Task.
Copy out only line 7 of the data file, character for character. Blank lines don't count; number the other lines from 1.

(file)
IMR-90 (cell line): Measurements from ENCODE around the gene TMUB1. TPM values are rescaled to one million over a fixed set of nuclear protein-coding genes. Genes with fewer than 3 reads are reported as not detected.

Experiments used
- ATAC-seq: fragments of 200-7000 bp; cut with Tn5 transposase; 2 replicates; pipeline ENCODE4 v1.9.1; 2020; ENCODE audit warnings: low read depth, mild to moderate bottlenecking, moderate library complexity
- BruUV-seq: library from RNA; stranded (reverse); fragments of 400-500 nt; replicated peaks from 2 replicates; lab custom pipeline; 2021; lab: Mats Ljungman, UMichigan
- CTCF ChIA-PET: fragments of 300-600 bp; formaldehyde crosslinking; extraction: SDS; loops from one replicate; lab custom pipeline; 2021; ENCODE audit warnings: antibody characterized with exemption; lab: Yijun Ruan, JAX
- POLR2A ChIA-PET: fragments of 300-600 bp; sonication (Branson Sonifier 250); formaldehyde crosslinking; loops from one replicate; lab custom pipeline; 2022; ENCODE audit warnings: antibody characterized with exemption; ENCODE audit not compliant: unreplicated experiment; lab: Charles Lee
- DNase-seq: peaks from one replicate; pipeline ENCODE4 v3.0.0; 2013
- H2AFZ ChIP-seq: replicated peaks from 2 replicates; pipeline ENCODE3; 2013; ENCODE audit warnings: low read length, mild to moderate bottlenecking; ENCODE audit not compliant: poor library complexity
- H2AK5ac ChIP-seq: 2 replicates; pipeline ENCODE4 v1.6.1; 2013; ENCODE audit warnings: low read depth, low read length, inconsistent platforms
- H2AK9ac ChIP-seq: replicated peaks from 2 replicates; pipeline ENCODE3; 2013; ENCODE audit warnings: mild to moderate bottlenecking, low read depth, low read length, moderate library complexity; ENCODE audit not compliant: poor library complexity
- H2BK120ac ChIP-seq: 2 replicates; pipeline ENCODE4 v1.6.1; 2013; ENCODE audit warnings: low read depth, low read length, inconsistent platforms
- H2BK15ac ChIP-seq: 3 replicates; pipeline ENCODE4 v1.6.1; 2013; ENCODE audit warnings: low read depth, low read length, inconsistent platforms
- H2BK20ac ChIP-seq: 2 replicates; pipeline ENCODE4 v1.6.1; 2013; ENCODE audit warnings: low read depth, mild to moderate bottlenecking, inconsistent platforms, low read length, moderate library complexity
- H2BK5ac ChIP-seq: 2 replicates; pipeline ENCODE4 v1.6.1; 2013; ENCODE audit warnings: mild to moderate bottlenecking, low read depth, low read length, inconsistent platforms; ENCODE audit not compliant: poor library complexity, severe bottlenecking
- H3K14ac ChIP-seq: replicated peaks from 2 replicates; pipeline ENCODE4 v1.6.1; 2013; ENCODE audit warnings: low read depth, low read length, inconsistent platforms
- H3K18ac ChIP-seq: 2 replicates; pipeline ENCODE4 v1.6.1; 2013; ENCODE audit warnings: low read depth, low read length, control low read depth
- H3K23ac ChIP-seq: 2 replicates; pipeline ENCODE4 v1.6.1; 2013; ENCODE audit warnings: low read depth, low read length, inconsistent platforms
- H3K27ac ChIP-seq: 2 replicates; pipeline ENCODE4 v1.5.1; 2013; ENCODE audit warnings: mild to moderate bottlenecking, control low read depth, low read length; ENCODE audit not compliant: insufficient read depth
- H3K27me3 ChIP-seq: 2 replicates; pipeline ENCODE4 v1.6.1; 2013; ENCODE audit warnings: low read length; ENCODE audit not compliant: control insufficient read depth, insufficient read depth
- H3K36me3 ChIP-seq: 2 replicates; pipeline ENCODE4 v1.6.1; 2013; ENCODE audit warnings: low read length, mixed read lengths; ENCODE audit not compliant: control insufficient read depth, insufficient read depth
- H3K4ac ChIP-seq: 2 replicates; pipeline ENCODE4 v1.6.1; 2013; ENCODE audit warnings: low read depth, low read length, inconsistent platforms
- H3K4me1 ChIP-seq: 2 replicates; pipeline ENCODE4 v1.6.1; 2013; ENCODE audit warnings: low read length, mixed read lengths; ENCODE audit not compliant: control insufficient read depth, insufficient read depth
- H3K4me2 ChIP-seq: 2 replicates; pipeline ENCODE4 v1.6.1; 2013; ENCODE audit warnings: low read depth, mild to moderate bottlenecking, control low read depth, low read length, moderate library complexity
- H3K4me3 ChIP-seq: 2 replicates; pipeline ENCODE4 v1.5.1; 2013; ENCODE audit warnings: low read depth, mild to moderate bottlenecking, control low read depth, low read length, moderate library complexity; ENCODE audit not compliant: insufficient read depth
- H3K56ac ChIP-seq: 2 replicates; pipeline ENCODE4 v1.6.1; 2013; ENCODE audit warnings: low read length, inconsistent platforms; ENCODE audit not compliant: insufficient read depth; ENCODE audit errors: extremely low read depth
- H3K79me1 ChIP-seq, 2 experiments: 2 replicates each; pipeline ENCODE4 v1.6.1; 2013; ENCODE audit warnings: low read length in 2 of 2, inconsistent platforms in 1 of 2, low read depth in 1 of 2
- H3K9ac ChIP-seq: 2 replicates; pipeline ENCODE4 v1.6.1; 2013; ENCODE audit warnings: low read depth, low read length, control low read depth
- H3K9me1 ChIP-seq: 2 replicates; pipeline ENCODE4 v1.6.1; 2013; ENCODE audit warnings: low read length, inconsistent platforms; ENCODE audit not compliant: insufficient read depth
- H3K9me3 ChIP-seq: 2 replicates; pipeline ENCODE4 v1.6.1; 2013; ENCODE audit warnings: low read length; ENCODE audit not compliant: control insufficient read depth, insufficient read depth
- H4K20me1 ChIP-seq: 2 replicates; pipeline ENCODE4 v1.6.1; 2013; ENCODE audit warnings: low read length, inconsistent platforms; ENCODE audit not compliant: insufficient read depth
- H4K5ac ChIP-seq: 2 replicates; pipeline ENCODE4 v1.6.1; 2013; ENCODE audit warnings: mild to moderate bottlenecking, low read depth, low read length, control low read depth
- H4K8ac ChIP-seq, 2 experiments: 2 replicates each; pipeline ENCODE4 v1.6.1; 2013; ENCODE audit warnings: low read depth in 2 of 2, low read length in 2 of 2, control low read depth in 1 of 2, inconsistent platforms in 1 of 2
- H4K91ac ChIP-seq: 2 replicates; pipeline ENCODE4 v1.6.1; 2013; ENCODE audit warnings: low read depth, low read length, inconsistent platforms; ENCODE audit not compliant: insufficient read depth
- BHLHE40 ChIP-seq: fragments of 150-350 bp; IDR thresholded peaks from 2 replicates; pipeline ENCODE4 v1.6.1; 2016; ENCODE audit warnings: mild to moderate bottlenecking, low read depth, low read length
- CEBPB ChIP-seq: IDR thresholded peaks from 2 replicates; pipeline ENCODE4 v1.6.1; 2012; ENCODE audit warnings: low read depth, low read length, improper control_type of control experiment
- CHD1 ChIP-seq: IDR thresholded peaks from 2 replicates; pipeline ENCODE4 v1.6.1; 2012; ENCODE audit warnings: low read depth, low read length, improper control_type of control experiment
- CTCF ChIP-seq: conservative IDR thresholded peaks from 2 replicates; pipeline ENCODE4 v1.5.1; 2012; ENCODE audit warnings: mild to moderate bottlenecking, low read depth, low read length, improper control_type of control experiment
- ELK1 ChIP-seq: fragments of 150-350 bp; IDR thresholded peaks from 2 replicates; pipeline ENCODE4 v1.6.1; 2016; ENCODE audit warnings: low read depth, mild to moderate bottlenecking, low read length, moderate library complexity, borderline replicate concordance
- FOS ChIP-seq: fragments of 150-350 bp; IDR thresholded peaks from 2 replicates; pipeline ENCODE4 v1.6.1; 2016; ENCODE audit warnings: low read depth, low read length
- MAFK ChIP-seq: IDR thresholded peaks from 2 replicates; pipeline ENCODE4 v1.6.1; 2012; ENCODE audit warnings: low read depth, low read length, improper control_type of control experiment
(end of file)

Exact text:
- DNase-seq: peaks from one replicate; pipeline ENCODE4 v3.0.0; 2013